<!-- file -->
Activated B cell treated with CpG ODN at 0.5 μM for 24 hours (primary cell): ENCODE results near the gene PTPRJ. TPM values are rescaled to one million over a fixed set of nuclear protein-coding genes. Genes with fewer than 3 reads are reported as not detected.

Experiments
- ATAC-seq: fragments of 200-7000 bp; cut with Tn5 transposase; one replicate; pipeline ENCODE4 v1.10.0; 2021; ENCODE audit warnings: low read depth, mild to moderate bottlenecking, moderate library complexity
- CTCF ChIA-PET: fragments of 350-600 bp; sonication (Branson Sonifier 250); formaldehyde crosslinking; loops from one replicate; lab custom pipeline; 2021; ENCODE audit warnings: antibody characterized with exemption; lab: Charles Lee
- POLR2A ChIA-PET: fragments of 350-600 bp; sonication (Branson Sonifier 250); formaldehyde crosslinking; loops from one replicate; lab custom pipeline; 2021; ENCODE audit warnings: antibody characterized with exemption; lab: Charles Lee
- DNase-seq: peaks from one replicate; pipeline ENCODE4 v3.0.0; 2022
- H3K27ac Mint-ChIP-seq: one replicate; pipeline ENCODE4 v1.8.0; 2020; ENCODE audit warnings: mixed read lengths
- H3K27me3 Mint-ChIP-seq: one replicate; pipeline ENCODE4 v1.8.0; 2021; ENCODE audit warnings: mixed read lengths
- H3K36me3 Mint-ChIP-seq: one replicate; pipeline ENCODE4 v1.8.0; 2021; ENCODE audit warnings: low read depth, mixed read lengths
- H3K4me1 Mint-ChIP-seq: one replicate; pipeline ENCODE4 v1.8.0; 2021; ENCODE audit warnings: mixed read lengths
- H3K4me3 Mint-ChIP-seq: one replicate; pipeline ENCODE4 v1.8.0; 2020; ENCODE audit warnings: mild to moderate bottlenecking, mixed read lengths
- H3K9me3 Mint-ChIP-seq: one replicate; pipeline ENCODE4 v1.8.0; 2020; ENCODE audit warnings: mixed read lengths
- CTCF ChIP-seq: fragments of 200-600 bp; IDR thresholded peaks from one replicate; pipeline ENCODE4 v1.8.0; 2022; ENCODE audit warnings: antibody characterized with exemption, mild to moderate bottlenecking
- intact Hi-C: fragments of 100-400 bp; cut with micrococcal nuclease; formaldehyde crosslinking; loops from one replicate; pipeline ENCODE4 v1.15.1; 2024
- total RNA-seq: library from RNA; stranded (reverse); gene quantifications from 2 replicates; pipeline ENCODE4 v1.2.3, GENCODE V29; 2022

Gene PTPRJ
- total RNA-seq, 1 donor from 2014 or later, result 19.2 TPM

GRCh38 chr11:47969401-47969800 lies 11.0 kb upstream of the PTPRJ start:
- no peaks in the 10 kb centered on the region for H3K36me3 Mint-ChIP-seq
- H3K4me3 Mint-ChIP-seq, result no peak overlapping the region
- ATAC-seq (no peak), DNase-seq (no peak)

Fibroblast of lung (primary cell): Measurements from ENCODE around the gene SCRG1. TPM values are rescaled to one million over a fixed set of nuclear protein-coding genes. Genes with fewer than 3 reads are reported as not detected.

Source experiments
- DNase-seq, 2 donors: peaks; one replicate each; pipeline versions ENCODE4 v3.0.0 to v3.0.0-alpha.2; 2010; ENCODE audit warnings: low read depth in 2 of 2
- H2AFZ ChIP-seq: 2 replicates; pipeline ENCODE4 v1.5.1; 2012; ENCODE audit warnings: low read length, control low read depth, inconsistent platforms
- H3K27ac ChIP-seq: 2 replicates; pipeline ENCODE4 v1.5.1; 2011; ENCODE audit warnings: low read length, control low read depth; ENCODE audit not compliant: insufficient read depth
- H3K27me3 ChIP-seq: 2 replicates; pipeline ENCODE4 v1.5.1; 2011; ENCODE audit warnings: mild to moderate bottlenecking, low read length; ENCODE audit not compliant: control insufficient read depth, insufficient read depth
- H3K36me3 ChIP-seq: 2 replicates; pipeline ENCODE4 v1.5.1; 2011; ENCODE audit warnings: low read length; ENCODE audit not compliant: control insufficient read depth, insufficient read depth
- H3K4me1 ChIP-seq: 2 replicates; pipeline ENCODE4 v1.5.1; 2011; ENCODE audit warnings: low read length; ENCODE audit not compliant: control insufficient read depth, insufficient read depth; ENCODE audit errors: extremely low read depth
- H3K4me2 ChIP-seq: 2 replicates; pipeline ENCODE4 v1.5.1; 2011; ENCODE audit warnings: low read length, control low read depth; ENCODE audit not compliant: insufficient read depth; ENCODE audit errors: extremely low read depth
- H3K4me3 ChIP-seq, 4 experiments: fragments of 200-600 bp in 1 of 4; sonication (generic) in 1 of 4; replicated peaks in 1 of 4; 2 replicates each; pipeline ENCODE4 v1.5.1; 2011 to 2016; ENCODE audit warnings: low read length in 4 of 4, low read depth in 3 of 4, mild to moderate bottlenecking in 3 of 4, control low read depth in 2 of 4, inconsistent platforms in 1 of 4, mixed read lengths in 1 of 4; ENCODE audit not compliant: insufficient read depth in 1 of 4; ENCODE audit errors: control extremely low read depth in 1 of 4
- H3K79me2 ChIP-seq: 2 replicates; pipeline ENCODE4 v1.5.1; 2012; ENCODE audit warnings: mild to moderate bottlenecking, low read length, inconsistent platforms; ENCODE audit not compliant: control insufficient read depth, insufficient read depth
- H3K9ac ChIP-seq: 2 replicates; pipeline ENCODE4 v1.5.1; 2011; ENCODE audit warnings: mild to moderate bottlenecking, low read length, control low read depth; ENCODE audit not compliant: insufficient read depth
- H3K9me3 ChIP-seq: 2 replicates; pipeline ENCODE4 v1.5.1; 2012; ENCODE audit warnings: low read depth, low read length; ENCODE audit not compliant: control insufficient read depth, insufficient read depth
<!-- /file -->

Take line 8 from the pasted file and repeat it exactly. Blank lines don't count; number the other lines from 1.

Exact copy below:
- H3K27me3 Mint-ChIP-seq: one replicate; pipeline ENCODE4 v1.8.0; 2021; ENCODE audit warnings: mixed read lengths